Calatrava is a Spanish neo-futuristic architect, structural engineer, sculptor and painter, and has received recognition and honors for his design and engineering works. He was awarded a Gold Medal from the American Institute of Architects (AIA) for his ‘influence on the theory and practice of architecture’, joining the ranks of such visionaries as Thomas Jefferson and Le Corbusier.
And the praise doesn’t end there: according to the AIA’s vice president, Edward J. Kodet, ‘his design merges sculptural expression and engineering through architecture […]. His architecture expands the vision and expresses the energy of the human spirit, captivating the imagination and delighting us in the wonders of what sculptural form and dynamic structure can accomplish’. A visionary theoretical attitude that is clear throughout his works – bridges, buildings, train stations, galleries, that stand today in cities such as New York, Bilbao, Valencia, Zurich, Jerusalem, Venice and Barcelona.
Calatrava has often been accused of inefficiency and publicly held responsible for ruinous projects. On top of that, he’s received a bad name for making his construction works extremely expensive, as he often found himself having to double the budgets for the execution of his designs. Considering that a lot of them are public works, commissioned by the governments and paid by the taxes, it certainly makes the controversy understandable. Here’s just a few of them:
In 2014 Valencia council sued Calatrava for the Opera House’s crumbling roof, an incident that caused long-term closure. The Palau De Les Arts is part of the City of Art And Sciences built entirely by the architect at the cost of €300 million. The prime minister and economy ministers of Spain claimed compensation for the restoration works. Calatrava replied pointing out the revolutionary design of his works, but the government was focused more on the lack of the architect’s supervision during the developing phase, and on some technical mistakes on the papers. This happened in Venice as well, where he was sued for the slippery bridge built on the canal in 2008, whereas in 2012 he was fined by the Spanish Court and obliged to refund Oviedo Council in Spain €3,2 million because of the collapsed bleachers of the Convention & Exhibition Center.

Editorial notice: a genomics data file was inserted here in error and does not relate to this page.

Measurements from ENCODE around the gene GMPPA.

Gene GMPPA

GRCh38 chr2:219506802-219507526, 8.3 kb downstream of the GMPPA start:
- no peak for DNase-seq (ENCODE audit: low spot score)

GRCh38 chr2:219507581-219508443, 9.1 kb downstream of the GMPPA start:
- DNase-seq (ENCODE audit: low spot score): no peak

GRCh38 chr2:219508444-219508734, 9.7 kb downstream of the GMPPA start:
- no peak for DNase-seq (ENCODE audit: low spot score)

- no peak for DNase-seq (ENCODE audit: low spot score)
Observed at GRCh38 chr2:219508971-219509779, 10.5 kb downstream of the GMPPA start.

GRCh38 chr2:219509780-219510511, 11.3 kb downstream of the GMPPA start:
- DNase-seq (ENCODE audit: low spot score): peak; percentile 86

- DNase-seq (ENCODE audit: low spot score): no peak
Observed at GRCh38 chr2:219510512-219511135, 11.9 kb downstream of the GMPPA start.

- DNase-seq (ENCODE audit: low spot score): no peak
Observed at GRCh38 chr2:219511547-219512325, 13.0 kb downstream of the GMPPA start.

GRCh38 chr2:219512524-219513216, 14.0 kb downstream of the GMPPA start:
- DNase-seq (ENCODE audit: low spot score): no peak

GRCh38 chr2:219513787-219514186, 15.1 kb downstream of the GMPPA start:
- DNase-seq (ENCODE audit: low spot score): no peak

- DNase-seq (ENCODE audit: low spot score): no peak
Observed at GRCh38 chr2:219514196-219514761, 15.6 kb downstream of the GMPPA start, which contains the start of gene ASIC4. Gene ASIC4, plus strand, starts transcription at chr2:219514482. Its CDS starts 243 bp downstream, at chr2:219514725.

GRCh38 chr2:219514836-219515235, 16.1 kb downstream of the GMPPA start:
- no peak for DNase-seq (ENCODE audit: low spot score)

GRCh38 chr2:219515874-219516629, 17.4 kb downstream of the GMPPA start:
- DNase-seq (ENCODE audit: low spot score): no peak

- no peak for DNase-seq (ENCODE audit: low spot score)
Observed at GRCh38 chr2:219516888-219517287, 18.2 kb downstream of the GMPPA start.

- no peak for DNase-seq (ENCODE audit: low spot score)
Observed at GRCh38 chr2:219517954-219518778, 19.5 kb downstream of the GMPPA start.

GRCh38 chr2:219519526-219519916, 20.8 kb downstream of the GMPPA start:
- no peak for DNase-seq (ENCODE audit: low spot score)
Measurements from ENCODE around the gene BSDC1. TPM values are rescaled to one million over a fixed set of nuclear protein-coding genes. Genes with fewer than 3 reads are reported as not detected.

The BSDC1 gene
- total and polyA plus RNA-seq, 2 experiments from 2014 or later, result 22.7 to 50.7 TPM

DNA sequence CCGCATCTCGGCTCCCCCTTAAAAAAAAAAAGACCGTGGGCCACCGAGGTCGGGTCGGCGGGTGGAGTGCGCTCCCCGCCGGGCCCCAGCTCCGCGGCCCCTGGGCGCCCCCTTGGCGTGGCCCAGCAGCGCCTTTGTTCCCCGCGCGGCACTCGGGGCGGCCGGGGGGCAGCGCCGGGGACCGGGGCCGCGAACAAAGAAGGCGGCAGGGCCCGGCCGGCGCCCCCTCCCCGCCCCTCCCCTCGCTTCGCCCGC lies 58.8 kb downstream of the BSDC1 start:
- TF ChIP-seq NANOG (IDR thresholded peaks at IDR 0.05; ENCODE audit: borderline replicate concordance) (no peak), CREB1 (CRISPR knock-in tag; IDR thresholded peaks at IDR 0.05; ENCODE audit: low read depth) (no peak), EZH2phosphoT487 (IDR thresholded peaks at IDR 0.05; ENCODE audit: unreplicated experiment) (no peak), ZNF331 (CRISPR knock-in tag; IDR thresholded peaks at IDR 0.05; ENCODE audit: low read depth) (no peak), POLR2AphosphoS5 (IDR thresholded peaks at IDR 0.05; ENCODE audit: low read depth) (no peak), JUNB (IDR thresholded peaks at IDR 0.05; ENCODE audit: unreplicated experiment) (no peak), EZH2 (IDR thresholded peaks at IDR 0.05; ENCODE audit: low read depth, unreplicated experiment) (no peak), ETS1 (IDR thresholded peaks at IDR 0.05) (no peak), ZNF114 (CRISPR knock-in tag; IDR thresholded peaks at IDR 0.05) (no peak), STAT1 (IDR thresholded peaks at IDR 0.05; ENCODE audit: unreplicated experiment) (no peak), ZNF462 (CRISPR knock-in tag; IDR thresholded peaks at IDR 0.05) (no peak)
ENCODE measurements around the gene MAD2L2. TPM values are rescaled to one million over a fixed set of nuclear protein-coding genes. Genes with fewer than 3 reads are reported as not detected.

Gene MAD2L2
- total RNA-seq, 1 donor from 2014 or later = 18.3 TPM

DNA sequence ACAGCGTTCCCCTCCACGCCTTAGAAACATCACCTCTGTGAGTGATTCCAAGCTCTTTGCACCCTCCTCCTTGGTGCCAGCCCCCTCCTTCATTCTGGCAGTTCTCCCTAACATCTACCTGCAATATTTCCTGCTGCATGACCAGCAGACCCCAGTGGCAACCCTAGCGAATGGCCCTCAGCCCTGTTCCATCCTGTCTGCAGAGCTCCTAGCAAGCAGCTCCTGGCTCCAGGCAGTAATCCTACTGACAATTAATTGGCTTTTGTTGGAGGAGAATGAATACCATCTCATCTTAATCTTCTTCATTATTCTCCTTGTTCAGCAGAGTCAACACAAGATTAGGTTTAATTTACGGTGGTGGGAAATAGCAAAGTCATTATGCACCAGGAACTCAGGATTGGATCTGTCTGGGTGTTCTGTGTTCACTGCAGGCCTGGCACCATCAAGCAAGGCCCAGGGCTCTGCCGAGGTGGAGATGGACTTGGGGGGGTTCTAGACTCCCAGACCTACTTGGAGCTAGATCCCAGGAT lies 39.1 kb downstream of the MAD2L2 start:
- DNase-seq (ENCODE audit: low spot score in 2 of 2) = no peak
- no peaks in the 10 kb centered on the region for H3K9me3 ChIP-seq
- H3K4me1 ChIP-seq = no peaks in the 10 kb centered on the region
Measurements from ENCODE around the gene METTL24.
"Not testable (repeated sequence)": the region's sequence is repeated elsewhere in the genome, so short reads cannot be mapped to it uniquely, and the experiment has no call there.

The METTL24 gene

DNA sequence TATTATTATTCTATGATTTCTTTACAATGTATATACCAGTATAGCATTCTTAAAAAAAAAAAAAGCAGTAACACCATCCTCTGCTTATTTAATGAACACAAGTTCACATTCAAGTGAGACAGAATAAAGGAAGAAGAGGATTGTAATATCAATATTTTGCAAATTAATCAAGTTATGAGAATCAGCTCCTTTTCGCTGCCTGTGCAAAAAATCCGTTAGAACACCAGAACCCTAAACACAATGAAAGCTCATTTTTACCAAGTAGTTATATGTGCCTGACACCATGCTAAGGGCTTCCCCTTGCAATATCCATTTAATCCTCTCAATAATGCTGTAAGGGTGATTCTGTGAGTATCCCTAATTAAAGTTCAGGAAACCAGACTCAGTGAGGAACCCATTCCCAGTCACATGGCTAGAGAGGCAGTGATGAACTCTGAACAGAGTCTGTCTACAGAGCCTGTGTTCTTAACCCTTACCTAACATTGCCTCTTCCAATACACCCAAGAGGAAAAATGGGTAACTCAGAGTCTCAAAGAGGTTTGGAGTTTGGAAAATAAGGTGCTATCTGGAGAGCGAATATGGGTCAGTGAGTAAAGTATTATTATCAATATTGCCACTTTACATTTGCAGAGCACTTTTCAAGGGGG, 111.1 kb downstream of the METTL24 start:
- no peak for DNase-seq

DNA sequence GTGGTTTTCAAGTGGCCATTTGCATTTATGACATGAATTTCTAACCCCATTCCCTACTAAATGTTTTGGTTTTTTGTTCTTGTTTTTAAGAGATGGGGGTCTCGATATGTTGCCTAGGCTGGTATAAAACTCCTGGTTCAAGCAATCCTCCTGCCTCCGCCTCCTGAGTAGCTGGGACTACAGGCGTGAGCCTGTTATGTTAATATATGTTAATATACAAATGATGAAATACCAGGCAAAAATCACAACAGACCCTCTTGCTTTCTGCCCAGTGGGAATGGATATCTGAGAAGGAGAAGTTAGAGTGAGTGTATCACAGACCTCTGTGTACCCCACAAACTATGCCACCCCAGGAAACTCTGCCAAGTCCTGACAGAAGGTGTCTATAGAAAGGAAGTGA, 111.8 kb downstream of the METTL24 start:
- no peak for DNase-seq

The World Trade Center Transportation Hub is another example. The official opening was planned in 2016, but the building recently suffered a leaky ceiling. The original estimate was $2 billion, but the actual cost has ended up closer to $4 billion. Bad reviews appeared on and off line about the real design value, and on Twitter, the Times’ Michael Kimmelman called the unfinished product ‘a kitsch stegosaurus.’ Calatrava refused to compromise his aesthetic for practical reasons, so the ventilation plant for the station is located next door in 3 World Trade Center. ‘He didn’t see his design as being dependent on the surrounding buildings’ the press reported.
Half of the architecture community publicly reject Calatrava, while the other half declare Calatrava to be a visionary, misunderstood artist. But a question arrises in all these stories: what did the governments do in order to control Calatrava’s works and his rising budgets? Beyond the aesthetics, beyond the budgets, beyond the structural problems, Calatrava is also a symbol of a lack of public works management, and governments should certainly take part of the responsibility. So why is he still so acclaimed and wanted on a global scale?